Hello, I’m Andrea Castillo and this is Seasonal, a newsletter that connects you to the Bay Area food system, one fruit and vegetable at a time. Each post highlights the most interesting aspects of one seasonal fruit or vegetable grown and harvested around the Bay Area. Seasonal is a public good, and all past and future posts are free to read, but if you want to support my quest to deepen our connection to food and contribute to building a stronger food community, please consider becoming a paid subscriber for $5/month. Find me on Instagram at @seasonalbayarea or e-mail me at seasonal@substack.com to share your feedback and suggestions, I’d love to hear from you. If you’d like to unsubscribe, click the link at the bottom of this post.

This week we nerd out on watermelons (peak season May to October).

All living beings on Earth constantly search for water—tree roots grow into cracked or leaky underground pipes to access the water they carry, camels can go a full week without drinking thanks to the unique water-storage capacity of their oval-shaped red blood cells, and humans have used technology to produce several gallons of water per day out of thin air. In fact, humans have been designing tools to access, store, and harness water for millennia. Romans built their famous aqueducts 2000 years ago. Four thousand years back, the elite Minoans in Crete already enjoyed the luxury of flushing toilets.

edible oasis

One thousand years before the first flushing toilet, attentive and dedicated farmers in the dry areas west of the White Nile in present-day Sudan figured out how to grow water from the ground—water that was delicious and made it through long, slow desert journeys without spoiling. How did they do it? The watermelon.

For decades, puzzled researchers could not figure out where watermelon originated. In the summer of 2021—just now!—with advances in genome mapping, botanists and plant scientists finally pinned down Sudan as the most likely birthplace, tying watermelon ancestral roots to the white, pale, Sudanese Kordofan melon. What was the clue? Bitterness—or lack thereof. All wild melons in the watermelon genus—Citrullus—in west, south, and north Africa are bitter. Yet, the Kordofan melon has an unexpected sweetness to it: its genes do not express bitterness and yield sweet fruit instead. The first trait that hooked people to selectively grow Kordofan melons was its unique sweetness, a taste we are hard-wired to crave.

nature’s souped-up Nalgene

Watermelon, nature’s version of a Nalgene, LifeStraw, and Emergen-C all combined in one, evolved to be the perfect desert fruit (note: botanically watermelons, squashes, and cucumbers are all in the same family and are fruit, but culturally we use most of them as vegetables except for the watermelon). Not only was it durable and transportable like a Nalgene, it also contained clean water inside when it was needed most (during dry seasons when rain was not available as a source of potable water), and the edible flesh was packed with powerful antioxidants and vitamins A and C. A plant that grows in a difficult, dry environment, quenches your thirst, boosts eye health, strengthens immune systems, and is slow to spoil is a pretty sweet gift from nature.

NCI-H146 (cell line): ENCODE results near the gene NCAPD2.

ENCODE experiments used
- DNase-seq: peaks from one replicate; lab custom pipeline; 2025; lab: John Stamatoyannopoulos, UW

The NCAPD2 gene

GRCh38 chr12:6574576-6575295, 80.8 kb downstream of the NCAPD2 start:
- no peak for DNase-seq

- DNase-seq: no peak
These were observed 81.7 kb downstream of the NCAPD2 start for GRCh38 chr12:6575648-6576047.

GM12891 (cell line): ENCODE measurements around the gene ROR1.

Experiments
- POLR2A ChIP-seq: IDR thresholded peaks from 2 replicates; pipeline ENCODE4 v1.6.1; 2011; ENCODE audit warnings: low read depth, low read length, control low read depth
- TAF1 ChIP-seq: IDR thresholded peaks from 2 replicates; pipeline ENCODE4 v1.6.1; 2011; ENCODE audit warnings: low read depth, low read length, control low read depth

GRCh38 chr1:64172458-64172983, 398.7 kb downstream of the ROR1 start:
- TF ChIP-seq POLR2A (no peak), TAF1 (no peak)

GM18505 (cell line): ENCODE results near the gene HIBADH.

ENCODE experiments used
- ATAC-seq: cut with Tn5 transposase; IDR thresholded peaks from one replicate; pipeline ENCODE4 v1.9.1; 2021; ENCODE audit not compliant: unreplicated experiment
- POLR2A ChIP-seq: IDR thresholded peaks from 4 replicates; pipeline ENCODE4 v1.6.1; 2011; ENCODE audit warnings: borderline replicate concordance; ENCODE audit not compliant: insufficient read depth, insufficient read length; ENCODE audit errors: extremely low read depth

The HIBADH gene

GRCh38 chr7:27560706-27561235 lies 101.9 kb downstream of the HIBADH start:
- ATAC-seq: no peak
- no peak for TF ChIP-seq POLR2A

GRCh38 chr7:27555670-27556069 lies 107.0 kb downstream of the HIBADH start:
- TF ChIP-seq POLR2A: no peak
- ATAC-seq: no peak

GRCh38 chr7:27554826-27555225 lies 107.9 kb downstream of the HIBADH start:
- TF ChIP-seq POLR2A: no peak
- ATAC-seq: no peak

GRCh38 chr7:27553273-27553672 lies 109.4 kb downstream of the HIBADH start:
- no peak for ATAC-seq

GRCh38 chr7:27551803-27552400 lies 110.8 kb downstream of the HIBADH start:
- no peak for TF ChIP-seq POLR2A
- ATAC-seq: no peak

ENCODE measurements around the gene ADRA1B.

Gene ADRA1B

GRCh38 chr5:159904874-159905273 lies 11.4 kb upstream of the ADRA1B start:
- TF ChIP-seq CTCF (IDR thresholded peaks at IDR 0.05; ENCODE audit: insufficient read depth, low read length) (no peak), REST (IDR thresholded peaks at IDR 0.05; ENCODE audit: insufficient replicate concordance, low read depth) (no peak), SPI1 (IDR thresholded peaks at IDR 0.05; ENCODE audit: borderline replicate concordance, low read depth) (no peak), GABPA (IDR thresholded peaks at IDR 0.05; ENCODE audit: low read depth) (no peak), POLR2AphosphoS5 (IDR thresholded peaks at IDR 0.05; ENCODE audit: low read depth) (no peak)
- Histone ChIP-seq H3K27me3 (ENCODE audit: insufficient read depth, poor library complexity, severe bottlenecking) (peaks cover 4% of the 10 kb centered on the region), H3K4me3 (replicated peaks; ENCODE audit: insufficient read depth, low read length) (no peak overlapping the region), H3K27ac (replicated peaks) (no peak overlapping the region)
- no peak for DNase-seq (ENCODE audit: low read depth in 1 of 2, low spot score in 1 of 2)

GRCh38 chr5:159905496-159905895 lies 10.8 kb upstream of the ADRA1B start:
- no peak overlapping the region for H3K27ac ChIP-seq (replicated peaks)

One more awesome watermelon quality is its color. Watermelon is refreshing not just because it’s 92% water, but also because it is red inside. Psychologically, we tend to associate red color with something irresistibly refreshing!

In 1924, a National Geographic Magazine writer chronicled his adventures in Sudan from 1916 to 1920, in which watermelons played a key role. He enjoyed watermelon tea the locals made—after punching the fruit open and squeezing the flesh to press the juice out—and, in brutal 110-120F heat, endured a six-week journey on which watermelons were his sole source of water. The writer, Major Edward Keith-Roach, complained about being unable to shave during that trip but couldn’t praise watermelons enough for saving his life and making the trek possible.

slow exit

Watermelons stayed in Africa for a while and it would take thousands of years for the refreshing plant to reach California. In ancient Egypt, pharaohs enjoyed the red, fleshy fruit: watermelon paintings adorned 4,000-year-old Egyptian tombs, including King Tut’s. What better treat than a durable 10-pound fruit holding a gallon of water inside? Doubling as food and drink, watermelons were a must for the underworld journey. Watermelons arrived in India and China in the 7th and 10th centuries respectively and the Moors introduced them to western Europe in the 13th century. By 1576 Spanish colonialists had planted watermelons in Florida. From there, they spread to the American southwest in 1598 where the indigenous people already living there grew fond of the new crop. Plus, watermelon was a long-lost cousin of the squashes indigenous people were used to growing (watermelons and squashes are both members of the Cucurbitaceae family) and, as a bonus, watermelons did not mind the long, hot, southwest summers.  

water, water everywhere

When watermelons showed up in California, the landscape was lush with overflowing lakes and rivers. A mere 140 years ago, a shallow, 790-square-mile lake lay smack-dab in the middle of the San Joaquin Valley, stretching across Tulare and Kings Counties. Tulare Lake was the largest lake in the United States West of the Mississippi. It was home to abundant fish including salmon, a pit-stop for birds, and a source of water for the surrounding wetlands that sustained Yokut tribes for centuries.

In the 1850s, people flocked to California in a mad quest for riches, and these Gold Rushers needed food. Limited supplies shot food prices to the moon and the extreme profits in farming attracted entrepreneurs. Watermelons were easy to grow and very profitable: an individual watermelon farmer could net up to $178k in a single year from their crop. In 1870, two partners, Eddlemon and Northrop, took a bet that Lodi—between Sacramento and Stockton—would be a good place to give watermelons a try. There was no irrigation available at the time so it wasn’t the most obvious choice. But what they noticed that others didn’t was that water lay a few feet below the surface. Luckily, watermelon roots can grow deep and do not depend on surface water from irrigation. With enough water available a few inches underground from snowmelt and spring rains, Lodi watermelons flourished. At one point, Lodi was dubbed the Watermelon Capital of the World. Unfortunately, Lodi’s groundwater dried up by 1890, and the watermelon crops withered away.